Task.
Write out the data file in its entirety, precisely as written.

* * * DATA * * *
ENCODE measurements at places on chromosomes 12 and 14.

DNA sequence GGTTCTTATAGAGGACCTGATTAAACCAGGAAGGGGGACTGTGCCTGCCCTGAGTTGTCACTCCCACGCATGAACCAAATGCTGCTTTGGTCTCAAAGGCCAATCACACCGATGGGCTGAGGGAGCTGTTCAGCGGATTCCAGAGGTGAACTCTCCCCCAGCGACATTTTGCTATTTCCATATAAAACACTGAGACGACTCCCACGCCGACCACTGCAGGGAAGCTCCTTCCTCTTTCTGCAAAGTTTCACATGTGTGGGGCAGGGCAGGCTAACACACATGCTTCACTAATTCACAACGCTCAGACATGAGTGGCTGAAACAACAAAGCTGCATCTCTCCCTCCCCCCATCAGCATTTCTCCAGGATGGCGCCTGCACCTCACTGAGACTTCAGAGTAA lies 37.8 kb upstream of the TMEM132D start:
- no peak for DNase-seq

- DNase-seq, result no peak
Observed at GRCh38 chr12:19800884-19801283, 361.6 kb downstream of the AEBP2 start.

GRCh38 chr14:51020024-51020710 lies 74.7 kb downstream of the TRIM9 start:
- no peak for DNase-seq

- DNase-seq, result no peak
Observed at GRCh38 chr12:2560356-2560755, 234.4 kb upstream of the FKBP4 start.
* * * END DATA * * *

ENCODE measurements at places on chromosomes 12 and 14.

DNA sequence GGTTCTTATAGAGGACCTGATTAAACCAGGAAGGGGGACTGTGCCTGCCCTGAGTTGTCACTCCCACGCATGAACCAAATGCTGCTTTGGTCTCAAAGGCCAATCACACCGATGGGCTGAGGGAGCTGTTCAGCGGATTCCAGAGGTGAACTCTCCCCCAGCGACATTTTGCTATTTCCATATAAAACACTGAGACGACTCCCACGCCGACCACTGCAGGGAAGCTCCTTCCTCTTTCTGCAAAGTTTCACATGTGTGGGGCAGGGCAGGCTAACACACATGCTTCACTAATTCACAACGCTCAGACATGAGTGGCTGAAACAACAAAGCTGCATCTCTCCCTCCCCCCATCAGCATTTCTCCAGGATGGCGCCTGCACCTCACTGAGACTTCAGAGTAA lies 37.8 kb upstream of the TMEM132D start:
- no peak for DNase-seq

- DNase-seq, result no peak
Observed at GRCh38 chr12:19800884-19801283, 361.6 kb downstream of the AEBP2 start.

GRCh38 chr14:51020024-51020710 lies 74.7 kb downstream of the TRIM9 start:
- no peak for DNase-seq

- DNase-seq, result no peak
Observed at GRCh38 chr12:2560356-2560755, 234.4 kb upstream of the FKBP4 start.